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Is Shadowrun really this brutal?

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kyoto kid

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« Reply #195 on: <01-29-16/2346:43> »
The hardest thing about shooting a Force 9 spirit is that they're rolling at least 18 for Dodge and probably more like 20+. Let's say it's a Queen - then it's rolling 23 to dodge and 33 if it goes on Full Defense.
...so you have a couple drones armed with Ares Alphas go lead hose on it to knock it's dodge pool down, another doing suppression fire, and then your sniper nails it with the Barrett.
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Lorebane24

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« Reply #196 on: <01-29-16/2351:09> »
The die pools that you guys are posting makes me think that you are all playing a very different game than I am...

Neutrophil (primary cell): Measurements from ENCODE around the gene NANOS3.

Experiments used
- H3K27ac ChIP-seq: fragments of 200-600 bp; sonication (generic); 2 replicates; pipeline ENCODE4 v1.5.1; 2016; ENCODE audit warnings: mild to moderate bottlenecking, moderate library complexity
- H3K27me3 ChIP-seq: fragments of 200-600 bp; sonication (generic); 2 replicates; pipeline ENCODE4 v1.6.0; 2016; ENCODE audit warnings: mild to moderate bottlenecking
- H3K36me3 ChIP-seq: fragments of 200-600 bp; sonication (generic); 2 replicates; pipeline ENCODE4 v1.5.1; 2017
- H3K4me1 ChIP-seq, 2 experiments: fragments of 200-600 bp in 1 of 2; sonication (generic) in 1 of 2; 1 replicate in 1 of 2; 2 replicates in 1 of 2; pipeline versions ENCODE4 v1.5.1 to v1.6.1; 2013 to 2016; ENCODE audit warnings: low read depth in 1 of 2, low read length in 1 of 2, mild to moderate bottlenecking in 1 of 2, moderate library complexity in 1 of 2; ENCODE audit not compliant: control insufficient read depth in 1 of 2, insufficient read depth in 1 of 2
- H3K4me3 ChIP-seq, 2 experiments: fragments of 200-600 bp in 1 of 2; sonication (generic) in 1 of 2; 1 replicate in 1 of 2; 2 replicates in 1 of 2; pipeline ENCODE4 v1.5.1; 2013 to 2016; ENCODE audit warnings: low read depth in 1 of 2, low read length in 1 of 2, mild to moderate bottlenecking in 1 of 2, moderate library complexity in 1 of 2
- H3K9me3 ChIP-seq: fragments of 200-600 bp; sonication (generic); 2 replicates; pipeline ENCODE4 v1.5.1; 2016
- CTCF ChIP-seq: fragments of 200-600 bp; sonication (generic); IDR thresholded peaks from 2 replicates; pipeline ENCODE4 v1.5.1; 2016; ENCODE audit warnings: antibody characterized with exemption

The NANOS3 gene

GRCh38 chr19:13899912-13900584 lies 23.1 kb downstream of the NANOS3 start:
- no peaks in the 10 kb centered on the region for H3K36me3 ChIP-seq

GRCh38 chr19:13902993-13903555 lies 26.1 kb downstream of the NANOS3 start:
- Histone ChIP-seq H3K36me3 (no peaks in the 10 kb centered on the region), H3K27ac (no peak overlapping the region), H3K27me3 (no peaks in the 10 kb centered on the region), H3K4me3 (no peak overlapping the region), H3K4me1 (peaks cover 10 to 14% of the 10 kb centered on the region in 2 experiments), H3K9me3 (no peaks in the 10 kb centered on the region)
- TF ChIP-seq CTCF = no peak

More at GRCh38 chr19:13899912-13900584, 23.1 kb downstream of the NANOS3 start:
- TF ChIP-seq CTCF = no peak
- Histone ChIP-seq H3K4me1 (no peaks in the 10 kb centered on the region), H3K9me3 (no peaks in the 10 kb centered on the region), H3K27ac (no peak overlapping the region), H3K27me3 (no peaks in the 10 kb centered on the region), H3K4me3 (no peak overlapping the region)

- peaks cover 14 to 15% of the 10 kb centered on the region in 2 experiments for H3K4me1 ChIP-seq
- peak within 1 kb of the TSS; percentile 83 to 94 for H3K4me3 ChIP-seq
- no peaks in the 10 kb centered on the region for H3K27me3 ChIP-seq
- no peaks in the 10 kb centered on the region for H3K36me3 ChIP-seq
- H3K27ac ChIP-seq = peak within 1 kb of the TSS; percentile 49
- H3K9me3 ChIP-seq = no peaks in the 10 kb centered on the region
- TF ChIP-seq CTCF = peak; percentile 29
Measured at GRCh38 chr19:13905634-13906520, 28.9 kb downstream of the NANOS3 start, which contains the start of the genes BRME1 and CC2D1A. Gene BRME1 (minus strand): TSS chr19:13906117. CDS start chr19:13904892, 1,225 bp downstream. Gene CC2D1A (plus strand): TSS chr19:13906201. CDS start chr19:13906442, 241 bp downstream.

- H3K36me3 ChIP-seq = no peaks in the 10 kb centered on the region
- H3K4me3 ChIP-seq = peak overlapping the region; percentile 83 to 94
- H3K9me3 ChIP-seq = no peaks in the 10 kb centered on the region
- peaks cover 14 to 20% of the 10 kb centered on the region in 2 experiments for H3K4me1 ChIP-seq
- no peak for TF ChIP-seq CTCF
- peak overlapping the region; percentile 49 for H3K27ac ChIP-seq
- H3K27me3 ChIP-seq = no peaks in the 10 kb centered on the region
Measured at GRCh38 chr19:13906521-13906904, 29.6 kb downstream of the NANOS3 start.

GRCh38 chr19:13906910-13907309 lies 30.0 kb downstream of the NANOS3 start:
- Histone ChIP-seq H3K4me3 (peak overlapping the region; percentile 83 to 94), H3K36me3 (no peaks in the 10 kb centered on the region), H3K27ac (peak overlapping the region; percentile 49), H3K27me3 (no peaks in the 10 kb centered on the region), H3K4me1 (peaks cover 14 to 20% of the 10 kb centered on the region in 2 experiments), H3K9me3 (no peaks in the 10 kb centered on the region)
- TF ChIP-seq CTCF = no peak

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Dinendae

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« Reply #197 on: <01-29-16/2353:11> »
The die pools that you guys are posting makes me think that you are all playing a very different game than I am...

*nods*
I'm happy to see a dice pool of 12 in my primary skill(s), and 16 with bonuses.
« Last Edit: <01-30-16/0001:32> by Dinendae »

kyoto kid

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« Reply #198 on: <01-29-16/2359:21> »
Small reminder that weapon foci ignore basically all magical defenses, aka "the only thing spirits have standing between them and deadsville."  There's a reason melee adepts are the #1 spirit killers.  And vampires, too.  They turn to mist?  Just kinda vaguely wave your sword around in the mist and laugh when it pierces through all immunities and regeneration, leading to it suddenly raining dead vamp bits.
...in this situation, the Adept would need a minimum Force 7 weapon focus Claymore (which would effectively be Force 1 because of the BGC), score a really high initiative, have a really damn good skill pool (somewhere in the 20s without the help of adept powers), be juiced up on Kamakaze, and pre-edging the attack, then she might have a decent chance to tag it provided it doesn't dodge.
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Lorebane24

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« Reply #199 on: <01-30-16/0002:14> »